The 1619 Project, launched by the New York Times, presents racism and racial conflict as the essential feature and driving force of American history.
The following is a lecture given by David North, national secretary of the Socialist Equality Party, at the University of Michigan in Ann Arbor on 24 October 1996.
Recent US Supreme Court rulings in death penalty cases represent a vast, anti-democratic cultural, legal and political retrogression.
The American Revolution, the most progressive event in world history in its time, continues to inspire the struggle for equality.
The Stamp Act set into motion a series of events that led, in one decade, to the American Revolution.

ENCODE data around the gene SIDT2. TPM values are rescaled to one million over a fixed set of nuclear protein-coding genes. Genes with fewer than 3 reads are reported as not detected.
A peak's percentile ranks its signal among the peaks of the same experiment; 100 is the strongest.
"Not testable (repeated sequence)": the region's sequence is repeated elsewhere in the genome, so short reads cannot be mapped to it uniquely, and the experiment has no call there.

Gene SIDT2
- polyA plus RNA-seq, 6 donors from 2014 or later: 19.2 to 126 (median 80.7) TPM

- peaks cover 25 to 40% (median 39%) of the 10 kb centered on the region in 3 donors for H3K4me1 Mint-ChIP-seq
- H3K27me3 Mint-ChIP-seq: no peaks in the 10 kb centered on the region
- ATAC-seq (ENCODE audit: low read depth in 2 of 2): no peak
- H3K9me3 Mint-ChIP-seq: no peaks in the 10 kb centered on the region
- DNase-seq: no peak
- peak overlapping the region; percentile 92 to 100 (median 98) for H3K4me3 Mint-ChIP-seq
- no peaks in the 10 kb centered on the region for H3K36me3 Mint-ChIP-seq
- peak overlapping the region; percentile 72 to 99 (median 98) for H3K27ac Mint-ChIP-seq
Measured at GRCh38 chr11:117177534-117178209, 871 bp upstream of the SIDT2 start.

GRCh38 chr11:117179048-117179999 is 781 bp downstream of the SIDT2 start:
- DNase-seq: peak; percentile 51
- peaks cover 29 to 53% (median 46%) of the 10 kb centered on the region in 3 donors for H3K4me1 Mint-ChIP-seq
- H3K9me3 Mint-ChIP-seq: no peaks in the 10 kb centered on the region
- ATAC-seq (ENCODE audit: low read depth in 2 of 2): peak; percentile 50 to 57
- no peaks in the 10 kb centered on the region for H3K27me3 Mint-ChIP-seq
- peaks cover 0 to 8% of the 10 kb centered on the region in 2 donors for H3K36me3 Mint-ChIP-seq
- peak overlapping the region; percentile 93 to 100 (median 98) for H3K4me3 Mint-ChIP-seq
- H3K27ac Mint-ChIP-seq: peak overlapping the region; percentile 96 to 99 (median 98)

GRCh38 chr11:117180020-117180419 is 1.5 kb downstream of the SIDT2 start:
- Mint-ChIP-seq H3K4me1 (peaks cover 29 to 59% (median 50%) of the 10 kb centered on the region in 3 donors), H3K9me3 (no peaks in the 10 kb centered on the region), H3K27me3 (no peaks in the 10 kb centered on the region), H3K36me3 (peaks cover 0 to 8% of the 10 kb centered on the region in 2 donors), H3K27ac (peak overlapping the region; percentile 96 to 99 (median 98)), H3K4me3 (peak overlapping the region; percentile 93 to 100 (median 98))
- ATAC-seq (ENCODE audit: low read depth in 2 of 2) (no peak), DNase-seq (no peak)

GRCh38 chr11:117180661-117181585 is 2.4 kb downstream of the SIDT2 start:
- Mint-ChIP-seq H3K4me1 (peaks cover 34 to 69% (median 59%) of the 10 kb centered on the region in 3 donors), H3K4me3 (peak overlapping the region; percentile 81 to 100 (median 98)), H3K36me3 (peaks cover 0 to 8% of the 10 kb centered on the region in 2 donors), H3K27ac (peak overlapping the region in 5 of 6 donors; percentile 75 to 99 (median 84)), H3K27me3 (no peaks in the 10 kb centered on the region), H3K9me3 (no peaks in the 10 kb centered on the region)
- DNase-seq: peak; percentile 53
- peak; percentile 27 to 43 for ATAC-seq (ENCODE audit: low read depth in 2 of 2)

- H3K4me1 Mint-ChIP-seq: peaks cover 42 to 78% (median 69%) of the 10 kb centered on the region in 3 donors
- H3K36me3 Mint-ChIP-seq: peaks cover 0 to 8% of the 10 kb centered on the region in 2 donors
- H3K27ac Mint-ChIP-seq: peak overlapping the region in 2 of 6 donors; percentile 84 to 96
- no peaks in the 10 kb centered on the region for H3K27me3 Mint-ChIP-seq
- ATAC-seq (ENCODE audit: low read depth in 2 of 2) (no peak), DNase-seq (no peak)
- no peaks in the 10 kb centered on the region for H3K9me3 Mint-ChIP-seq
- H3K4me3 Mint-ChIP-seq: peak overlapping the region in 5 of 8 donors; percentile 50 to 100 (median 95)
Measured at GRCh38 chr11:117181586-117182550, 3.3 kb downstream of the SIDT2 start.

The demand for racial reparations has long been percolating within the Democratic Party, heavily promoted by well-off upper middle class African American politicians.
Once again, Burns’ undeniable talent for visual storytelling is not matched by depth of historical analysis.
While student and faculty demands for improved housing conditions and higher wages have been ignored, the promotion of racialist politics has been showered with money.
The Times, which wishes readers to take the 1619 Project seriously as a “reframing of American history,” has said more than it intended.